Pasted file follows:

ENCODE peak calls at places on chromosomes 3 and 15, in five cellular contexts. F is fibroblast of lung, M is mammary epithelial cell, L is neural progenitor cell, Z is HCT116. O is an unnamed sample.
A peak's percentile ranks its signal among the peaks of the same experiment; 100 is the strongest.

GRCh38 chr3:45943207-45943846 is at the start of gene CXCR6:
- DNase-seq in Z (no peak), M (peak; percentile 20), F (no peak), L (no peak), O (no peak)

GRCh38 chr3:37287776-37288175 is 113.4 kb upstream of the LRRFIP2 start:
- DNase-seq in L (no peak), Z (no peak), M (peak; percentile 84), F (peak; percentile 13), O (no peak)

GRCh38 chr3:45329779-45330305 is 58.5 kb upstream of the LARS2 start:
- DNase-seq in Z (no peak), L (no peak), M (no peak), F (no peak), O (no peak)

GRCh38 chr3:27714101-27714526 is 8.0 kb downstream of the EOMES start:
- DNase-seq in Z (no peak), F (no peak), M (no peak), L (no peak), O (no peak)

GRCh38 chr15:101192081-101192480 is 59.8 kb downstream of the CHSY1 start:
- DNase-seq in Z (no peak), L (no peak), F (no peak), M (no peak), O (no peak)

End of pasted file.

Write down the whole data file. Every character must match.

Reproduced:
ENCODE peak calls at places on chromosomes 3 and 15, in five cellular contexts. F is fibroblast of lung, M is mammary epithelial cell, L is neural progenitor cell, Z is HCT116. O is an unnamed sample.
A peak's percentile ranks its signal among the peaks of the same experiment; 100 is the strongest.

GRCh38 chr3:45943207-45943846 is at the start of gene CXCR6:
- DNase-seq in Z (no peak), M (peak; percentile 20), F (no peak), L (no peak), O (no peak)

GRCh38 chr3:37287776-37288175 is 113.4 kb upstream of the LRRFIP2 start:
- DNase-seq in L (no peak), Z (no peak), M (peak; percentile 84), F (peak; percentile 13), O (no peak)

GRCh38 chr3:45329779-45330305 is 58.5 kb upstream of the LARS2 start:
- DNase-seq in Z (no peak), L (no peak), M (no peak), F (no peak), O (no peak)

GRCh38 chr3:27714101-27714526 is 8.0 kb downstream of the EOMES start:
- DNase-seq in Z (no peak), F (no peak), M (no peak), L (no peak), O (no peak)

GRCh38 chr15:101192081-101192480 is 59.8 kb downstream of the CHSY1 start:
- DNase-seq in Z (no peak), L (no peak), F (no peak), M (no peak), O (no peak)